In this episode, we learn more about one of the leading problems associated with long COVID-19. Those who have been infected with the virus are at increased risk for a range of neurological conditions in the first year after an infection. Research conducted at the School of Medicine and the Veterans Affairs St. Louis Health Care System has found that strokes, cognitive and memory problems, depression, anxiety and migraine headaches are more common in people who have had COVID-19 than those who haven’t. The most common neurological symptom, called brain fog, makes it more difficult for some people to remember things such as names, daily tasks or where they parked the car.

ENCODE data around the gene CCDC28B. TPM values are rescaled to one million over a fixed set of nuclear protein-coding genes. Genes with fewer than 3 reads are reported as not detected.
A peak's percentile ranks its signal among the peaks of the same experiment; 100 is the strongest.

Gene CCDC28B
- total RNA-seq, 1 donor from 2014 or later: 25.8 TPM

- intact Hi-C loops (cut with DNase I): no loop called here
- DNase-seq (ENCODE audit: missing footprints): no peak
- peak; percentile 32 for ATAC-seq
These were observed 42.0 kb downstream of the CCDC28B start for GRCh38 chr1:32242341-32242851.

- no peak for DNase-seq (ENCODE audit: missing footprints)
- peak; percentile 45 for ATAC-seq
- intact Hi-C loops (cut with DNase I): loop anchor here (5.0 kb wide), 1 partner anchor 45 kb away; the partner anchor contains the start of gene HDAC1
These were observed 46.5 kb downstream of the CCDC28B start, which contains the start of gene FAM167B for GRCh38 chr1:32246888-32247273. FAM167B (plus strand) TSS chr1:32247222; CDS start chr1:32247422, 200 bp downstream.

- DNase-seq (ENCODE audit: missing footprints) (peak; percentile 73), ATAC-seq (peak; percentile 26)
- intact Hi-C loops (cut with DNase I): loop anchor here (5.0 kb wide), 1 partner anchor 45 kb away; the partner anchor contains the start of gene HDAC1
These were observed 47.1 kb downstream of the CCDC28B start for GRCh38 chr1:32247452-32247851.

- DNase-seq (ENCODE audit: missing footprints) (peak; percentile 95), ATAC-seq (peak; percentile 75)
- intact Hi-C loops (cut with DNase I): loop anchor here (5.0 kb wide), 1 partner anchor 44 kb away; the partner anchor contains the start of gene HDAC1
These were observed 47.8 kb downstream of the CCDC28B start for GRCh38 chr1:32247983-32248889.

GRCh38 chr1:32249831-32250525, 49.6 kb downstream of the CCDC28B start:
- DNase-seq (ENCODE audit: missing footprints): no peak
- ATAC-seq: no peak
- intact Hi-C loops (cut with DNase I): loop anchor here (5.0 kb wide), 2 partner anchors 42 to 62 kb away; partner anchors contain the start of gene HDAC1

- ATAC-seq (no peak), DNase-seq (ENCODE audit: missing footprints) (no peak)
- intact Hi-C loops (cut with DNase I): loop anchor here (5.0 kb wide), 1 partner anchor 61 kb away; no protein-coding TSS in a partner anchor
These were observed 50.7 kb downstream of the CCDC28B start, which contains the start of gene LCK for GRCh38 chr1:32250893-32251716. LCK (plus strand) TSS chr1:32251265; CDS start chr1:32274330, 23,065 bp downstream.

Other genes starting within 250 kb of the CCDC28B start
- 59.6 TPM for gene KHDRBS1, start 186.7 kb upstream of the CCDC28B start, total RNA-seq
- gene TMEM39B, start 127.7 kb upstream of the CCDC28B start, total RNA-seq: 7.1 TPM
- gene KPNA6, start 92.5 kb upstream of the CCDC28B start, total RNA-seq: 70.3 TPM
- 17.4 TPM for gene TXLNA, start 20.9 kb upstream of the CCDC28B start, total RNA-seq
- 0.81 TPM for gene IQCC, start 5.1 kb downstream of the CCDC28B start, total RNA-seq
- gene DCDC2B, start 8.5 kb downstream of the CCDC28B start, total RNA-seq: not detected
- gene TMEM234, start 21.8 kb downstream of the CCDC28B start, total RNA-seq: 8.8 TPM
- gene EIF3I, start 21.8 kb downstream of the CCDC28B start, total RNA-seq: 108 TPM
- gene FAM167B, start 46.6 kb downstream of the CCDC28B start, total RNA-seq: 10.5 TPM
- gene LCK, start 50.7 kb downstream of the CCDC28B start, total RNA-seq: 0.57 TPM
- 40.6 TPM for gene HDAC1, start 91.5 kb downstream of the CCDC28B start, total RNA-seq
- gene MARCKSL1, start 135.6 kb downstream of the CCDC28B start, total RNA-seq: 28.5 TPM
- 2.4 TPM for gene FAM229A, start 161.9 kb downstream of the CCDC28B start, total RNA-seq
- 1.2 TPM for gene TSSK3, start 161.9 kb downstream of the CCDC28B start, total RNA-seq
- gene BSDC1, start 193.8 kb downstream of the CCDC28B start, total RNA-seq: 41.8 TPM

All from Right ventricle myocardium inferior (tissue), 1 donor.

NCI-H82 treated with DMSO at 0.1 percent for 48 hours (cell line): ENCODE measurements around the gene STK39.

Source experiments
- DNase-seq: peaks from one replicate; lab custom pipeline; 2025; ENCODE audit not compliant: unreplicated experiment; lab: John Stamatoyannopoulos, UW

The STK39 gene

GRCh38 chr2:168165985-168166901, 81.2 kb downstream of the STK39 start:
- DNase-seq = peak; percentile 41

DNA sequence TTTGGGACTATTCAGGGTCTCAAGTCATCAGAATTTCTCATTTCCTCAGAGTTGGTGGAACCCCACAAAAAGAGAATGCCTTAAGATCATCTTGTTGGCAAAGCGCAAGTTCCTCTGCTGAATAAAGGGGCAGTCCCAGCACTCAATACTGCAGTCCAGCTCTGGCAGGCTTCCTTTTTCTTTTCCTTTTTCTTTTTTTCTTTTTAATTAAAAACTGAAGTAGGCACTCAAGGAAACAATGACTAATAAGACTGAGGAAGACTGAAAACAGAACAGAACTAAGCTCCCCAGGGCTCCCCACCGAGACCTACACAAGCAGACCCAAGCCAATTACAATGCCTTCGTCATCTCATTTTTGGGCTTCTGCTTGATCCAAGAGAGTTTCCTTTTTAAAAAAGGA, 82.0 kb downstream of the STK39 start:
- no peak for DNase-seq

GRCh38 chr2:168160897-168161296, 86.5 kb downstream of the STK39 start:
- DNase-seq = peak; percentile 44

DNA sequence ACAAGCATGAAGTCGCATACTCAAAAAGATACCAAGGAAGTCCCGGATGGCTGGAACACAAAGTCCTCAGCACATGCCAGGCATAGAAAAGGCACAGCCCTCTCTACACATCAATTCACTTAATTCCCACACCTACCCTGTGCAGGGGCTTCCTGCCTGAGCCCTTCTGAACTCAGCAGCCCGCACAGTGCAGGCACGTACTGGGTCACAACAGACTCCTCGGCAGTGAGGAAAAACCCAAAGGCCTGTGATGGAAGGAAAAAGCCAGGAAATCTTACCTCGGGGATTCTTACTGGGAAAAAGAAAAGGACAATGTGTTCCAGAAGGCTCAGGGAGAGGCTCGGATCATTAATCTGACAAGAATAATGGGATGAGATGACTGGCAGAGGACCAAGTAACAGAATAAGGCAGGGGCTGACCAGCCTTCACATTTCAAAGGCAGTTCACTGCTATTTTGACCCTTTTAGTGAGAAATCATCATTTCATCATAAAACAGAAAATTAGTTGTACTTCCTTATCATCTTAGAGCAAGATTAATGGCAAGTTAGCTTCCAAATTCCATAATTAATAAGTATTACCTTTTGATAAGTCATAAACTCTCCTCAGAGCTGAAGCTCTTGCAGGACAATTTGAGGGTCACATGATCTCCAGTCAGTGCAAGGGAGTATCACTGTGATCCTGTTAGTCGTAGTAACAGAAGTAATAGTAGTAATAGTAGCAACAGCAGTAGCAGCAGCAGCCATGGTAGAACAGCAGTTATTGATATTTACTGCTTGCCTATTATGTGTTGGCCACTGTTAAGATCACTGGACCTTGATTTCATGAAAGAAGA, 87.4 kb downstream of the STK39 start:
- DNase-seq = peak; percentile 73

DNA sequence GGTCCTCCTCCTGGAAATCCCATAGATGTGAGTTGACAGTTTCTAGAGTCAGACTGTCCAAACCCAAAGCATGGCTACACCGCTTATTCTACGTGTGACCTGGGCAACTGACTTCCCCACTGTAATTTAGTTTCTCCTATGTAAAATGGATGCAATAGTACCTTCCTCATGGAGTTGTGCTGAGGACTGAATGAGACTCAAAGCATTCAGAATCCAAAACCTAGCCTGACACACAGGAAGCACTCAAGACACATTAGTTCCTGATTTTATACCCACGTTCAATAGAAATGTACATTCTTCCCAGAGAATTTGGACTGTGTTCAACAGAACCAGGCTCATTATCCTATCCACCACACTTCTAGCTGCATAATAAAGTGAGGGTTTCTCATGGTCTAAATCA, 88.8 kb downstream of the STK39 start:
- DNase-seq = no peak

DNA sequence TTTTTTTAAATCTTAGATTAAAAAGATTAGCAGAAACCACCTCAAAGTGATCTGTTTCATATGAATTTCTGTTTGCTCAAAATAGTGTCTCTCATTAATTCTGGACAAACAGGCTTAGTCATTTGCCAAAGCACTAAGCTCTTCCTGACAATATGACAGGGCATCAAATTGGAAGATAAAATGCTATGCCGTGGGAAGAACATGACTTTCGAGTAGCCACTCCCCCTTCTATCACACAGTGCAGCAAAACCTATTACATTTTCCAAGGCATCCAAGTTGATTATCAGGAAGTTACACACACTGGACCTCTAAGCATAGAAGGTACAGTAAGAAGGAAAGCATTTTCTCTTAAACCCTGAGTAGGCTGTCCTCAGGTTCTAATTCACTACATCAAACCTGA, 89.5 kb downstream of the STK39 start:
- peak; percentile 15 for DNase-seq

Ziyad Al-Aly, MD, a clinical epidemiologist, says that since the pandemic began, COVID-19 has contributed to more than 40 million new cases of neurological disorders worldwide. Infections even have been associated with movement disorders — from tremors and involuntary muscle movements to epileptic seizures — hearing and vision problems, and issues with balance and coordination.
We also speak with Robyn Klein, MD, PhD, director of the Center of Neuroimmunology & Neuroinfectious Diseases at Washington University School of Medicine in St. Louis. Her team studied the brains of hamsters and brain tissue from people who died of COVID-19 infections and found that although the virus doesn’t seem to get into neurons directly, it does increase the number of immune cells, called microglia, in brain structures important to learning and memory, potentially explaining why some of those structures in the brain may not function as well during and after COVID-19 infections.
The podcast, “Show Me the Science,” is produced by WashU Medicine Marketing & Communications at Washington University School of Medicine in St. Louis.